• Nature Conservancy in Kentucky

    The Mission of The Nature Conservancy is to preserve plants, animals, and natural communities that represent the diversity of life on Earth by protecting the lands and waters they need to survive…
  • Raptor Rehabilitation of Kentucky

    Raptor Rehabilitation of Kentucky, Inc. was formed to: Rehabilitate injured raptors, raise orphaned birds of prey, and increase public awareness about the importance of raptors.

Abbreviations Key

  • Kentucky State Parks

    WebsiteSatellite View
    Kentucky is home to some of the most beautiful scenery and most interesting historical sites in the country. Our state park system includes 49 parks and one interstate park. Every state park in Kentucky has a web page right here on this site. To find a park you already know about, select it from this list and click go. You can also reach all the parks by clicking on the four sections of the map.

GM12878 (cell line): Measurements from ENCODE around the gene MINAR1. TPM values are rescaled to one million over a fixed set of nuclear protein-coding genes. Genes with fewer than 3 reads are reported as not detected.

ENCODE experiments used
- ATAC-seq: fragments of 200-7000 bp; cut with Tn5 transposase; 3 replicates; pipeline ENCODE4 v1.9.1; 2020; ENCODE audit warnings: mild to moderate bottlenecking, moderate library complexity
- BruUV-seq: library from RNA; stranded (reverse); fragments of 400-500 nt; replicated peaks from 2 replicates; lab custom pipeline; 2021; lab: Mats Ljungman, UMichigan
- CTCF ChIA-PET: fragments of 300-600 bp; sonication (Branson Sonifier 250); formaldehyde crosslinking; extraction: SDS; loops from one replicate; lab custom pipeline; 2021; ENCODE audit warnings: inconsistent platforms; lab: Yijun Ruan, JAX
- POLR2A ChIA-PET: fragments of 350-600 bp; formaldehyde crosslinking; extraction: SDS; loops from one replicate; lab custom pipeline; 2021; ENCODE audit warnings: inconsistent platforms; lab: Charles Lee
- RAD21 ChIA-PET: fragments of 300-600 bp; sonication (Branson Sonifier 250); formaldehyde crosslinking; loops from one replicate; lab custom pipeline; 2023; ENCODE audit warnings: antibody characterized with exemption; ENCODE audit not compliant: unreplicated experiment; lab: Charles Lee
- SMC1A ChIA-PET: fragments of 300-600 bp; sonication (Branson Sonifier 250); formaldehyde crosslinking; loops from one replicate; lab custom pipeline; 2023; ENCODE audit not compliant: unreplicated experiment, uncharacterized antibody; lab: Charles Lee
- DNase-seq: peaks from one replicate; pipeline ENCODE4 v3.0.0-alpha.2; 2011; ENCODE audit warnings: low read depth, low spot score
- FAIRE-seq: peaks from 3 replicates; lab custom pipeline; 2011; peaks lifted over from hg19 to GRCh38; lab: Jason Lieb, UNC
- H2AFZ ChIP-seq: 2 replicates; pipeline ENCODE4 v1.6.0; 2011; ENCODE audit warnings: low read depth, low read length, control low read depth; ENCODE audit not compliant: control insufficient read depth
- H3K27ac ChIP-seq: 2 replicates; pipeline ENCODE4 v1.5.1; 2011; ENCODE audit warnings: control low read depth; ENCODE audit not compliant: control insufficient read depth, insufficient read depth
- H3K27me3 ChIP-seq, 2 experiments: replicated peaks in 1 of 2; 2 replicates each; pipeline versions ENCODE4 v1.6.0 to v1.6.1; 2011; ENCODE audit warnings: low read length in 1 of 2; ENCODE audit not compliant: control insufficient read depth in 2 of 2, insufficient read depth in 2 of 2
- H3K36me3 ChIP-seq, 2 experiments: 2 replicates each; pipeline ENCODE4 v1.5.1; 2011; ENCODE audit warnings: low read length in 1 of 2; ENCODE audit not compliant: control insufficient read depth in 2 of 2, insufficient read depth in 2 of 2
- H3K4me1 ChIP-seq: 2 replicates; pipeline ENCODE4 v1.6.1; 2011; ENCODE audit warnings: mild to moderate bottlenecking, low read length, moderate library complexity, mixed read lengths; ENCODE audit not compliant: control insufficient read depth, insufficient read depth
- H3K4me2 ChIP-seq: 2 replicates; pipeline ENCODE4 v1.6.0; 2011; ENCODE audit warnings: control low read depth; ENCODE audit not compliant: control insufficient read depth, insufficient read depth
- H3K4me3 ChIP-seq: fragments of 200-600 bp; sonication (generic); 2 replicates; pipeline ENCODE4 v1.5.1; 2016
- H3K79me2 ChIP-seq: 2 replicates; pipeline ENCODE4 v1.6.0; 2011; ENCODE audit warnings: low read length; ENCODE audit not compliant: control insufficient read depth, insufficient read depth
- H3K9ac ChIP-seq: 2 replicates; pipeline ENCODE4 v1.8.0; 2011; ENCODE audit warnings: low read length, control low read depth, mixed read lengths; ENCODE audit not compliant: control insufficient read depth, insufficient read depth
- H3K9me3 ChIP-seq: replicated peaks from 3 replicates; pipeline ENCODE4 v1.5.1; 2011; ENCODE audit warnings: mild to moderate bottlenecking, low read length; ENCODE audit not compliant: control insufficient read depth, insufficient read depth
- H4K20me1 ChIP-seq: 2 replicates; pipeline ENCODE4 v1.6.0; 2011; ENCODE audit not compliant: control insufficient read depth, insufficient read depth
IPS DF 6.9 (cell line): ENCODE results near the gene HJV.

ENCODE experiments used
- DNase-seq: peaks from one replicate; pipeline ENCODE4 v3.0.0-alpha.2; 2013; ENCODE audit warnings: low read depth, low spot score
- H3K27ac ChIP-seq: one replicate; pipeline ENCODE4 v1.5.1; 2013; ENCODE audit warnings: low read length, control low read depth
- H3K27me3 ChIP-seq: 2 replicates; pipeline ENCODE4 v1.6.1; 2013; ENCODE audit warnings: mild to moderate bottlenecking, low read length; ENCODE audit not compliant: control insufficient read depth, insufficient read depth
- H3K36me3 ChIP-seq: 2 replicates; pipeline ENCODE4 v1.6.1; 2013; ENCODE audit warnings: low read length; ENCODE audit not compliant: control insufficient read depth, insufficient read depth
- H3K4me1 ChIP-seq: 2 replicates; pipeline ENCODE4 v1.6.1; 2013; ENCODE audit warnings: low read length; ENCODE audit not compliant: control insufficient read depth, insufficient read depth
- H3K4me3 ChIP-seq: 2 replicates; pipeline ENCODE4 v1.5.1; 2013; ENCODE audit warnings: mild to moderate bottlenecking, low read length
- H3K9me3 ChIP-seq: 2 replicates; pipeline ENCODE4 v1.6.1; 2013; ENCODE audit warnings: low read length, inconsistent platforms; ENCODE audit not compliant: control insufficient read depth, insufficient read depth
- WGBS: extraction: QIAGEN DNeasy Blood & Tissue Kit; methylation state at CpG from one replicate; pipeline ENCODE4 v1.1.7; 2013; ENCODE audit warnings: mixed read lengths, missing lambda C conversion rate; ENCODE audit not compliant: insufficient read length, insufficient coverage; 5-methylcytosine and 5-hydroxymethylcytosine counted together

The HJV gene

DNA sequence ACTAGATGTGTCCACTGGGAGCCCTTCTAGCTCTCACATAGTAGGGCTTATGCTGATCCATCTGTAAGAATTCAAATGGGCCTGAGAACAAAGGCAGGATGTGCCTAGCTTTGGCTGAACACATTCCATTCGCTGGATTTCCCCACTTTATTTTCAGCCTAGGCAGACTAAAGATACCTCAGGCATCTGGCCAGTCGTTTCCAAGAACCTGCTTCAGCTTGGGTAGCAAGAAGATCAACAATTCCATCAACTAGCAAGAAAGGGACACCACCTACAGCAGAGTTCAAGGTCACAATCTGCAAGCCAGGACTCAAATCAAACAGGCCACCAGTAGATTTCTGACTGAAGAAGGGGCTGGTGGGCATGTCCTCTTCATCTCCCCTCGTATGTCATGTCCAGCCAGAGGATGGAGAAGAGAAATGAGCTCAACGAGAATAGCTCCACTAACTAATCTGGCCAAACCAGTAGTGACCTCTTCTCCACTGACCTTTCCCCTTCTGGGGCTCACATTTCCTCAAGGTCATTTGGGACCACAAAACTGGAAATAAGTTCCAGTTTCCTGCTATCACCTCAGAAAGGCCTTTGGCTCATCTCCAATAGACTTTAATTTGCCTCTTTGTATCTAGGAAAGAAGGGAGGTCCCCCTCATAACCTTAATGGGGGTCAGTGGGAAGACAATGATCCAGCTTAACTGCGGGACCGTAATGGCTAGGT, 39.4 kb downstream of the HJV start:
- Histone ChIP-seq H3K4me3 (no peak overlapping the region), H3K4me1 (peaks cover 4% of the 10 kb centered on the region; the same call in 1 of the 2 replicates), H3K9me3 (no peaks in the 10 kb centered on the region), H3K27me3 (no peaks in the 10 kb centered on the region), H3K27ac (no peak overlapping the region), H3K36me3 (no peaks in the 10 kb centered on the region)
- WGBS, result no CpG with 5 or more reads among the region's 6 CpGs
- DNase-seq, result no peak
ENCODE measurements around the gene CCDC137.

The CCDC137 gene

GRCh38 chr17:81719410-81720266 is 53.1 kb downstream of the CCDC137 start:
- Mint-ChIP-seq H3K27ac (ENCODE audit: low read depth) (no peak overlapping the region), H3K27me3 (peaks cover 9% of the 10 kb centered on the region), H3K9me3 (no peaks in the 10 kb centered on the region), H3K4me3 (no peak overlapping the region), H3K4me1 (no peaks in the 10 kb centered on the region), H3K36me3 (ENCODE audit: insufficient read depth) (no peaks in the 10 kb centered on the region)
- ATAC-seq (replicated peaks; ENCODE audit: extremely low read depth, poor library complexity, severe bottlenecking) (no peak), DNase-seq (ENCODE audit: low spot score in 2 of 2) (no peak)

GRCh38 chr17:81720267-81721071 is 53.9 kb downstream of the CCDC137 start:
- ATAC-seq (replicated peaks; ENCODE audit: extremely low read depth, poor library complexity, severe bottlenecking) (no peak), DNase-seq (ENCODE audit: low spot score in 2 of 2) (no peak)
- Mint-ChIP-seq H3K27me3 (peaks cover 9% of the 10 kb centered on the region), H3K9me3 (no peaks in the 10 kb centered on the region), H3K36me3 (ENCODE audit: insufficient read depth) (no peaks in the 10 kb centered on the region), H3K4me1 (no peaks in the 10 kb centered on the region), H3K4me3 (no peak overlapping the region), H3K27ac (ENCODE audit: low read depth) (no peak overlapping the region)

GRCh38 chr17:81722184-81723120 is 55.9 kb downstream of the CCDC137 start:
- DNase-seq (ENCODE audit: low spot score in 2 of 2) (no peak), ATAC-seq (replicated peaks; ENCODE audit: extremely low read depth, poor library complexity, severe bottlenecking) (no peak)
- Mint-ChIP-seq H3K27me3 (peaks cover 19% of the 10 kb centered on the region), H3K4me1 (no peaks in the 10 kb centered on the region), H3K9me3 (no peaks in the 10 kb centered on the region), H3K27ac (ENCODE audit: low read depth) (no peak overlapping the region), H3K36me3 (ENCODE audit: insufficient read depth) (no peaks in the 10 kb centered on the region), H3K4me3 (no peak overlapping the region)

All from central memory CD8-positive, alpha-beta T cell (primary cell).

• NF Daniel Boone

    WebpageSatellite View
    The Daniel Boone National Forest offers birders wonderful opportunities to see most of the birds that nest or winter in Kentucky. Birders from all over the state visit the Daniel Boone National Forest every year to add new species to their life lists or just to enjoy seeing some of the less common birds, such as the cerulean warbler, in areas where they are plentiful. If you are planning to visit the Forest and are interested in finding some good bird watching spots, below are a few hot spots you may want to check out.
  • NPr Beargrass Creek State

    WebpageSatellite View